Why put people on the back-foot?
‘Why’ is such a small and yet powerful word to notice, understand and be aware of as you use it. Really, why?
The problem with why?
Well, it does two things very quickly, immediately in fact, writes Kay White, communications expert at Way Forward Solutions. Two things you want to AVOID:
- One, it sends people straight to the word “because” which is justifying their actions/decisions and
- Two, it closes down information-gathering in the request for “the reason”.
Let me explain.As Big Bird from Sesame Street tells us, “Questions are a great way of finding things out,” and questions are crucial to us digging deeper, connecting with people, understanding what’s going on.
The trick about “why” is the effect it has on us and, more importantly, the effect it has on those we ask the question.
What was once quite cute…
When children are growing up (and yes, weprobably did it too) it’s seen as quite cute when they ask “why?” and then you answer and then they ask “why?” again and again and, often again. As you answer them you’ll probably say “because” and “because” etc until eventually “because I say so!”.
Day to day, we’re constantly asking questions (well I hope you are, based on Big Bird’s philosophy!) to find out what’s happening, what progress there is on things, how people are, where things are etc.
Notice the difference in this situation. Imagine I was with you and asked you what you’re up to this weekend.
You might say “Oh, I’m off shopping with friends and then on to the cinema” for example. Then I say “Oh, why are you going to the cinema?”. You’ll say, “because ‘ABC film’ is out and I want to see it”.
You who justifies yourself
It’s an innocent enough question from me with, in this case, no further agenda. And yet, you’ve justified to me “why” you’re going to the cinema. The first thing you say – and the first thing most people say when you ask a question beginning with ‘Why’ is ‘because’ and then you’ve gone inside and thought about the reasonyou decided to go to the cinema.
They seek information not justification and when we justify ourselves we’re on the defensive; we’re explaining the reasons as opposed to giving information, however innocent the scenario. It’s also quite irritating to have to explain why – and here’s why. Becausewe have to take a position and the question implies some judgment behind it.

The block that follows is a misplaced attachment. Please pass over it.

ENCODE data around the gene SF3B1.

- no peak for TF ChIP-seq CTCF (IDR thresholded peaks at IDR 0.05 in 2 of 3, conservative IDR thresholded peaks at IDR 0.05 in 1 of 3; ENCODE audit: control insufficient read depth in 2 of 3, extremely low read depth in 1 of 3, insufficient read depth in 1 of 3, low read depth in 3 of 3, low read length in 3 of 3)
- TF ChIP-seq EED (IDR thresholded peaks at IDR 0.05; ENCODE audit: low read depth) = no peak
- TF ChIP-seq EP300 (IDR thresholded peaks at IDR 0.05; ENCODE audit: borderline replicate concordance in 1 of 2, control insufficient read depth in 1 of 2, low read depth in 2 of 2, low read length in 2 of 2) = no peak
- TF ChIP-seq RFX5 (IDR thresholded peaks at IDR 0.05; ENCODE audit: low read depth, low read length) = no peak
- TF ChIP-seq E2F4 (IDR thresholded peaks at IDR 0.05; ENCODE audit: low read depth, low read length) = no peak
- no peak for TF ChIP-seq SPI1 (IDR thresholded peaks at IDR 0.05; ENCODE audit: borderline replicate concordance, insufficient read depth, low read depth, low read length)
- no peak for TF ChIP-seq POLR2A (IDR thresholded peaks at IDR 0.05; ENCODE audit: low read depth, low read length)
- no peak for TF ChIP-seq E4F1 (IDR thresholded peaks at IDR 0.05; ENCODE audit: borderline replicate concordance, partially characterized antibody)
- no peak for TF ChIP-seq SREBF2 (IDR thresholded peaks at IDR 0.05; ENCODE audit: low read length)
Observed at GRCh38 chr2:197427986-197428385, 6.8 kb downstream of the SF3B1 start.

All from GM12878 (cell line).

If I ask you the same question and when you tell me you’re off to the cinema with friends I say to you “Ah, what are you going to see?” or “Who are you going with” these are much less ‘on-the-spot’ questions.
Why in the workplace
Now this is the powerful bit. Take this scenario to the workplace – and (dare) ask, “why did you do that?”, or “why haven’t you done that yet?” “why are you going there now?” and you’re immediately putting the other person on the back foot, forcing them to defend their decision or their position. That’s the moment when you close the door on more information, often before you’re ready.
It’s one of the many small words that make a HUGE difference in our day-to-day conversations and directly affect the reactions and responses we get. Working with a Board of Directors recently discussing this very word, they all had an “aha” moment having realised why ‘why’ hadn’t quite worked out for them. The trick is we don’t know until we know we’ve put someone’s back up, do we?! And by then, it can be too late.
Article reproduced with permission of Kay White, a communication and mentoring expert at Way Forward Solutions. Kay shows experienced - and often frustrated - professionals how to be heard and understood. Her free eBook Power Up; Speak Up; Be Heard has already been downloaded over 4,000 times.
2nd May 2012